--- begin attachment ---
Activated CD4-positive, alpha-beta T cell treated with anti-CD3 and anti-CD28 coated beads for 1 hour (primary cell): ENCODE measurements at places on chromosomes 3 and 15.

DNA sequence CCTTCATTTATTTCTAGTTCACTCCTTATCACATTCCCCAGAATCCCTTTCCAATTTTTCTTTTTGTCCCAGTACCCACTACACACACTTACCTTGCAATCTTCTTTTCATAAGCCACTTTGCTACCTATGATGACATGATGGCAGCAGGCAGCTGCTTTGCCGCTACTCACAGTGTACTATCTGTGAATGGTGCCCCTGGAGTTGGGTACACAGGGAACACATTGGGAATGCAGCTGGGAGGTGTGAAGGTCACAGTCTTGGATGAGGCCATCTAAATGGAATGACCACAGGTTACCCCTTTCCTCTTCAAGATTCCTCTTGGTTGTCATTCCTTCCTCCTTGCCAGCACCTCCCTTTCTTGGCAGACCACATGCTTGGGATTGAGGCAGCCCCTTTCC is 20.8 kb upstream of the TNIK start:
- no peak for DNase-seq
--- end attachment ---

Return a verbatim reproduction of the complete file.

Activated CD4-positive, alpha-beta T cell treated with anti-CD3 and anti-CD28 coated beads for 1 hour (primary cell): ENCODE measurements at places on chromosomes 3 and 15.

DNA sequence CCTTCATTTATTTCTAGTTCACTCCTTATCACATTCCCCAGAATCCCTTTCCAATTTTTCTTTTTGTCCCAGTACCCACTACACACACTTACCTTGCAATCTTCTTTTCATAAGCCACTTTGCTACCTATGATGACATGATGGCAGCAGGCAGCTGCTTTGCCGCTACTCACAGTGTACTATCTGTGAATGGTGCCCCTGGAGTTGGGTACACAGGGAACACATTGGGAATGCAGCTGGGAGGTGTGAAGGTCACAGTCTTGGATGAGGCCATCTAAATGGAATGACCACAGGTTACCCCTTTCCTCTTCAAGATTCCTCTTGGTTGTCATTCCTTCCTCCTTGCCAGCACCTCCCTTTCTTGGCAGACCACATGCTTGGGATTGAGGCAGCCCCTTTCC is 20.8 kb upstream of the TNIK start:
- no peak for DNase-seq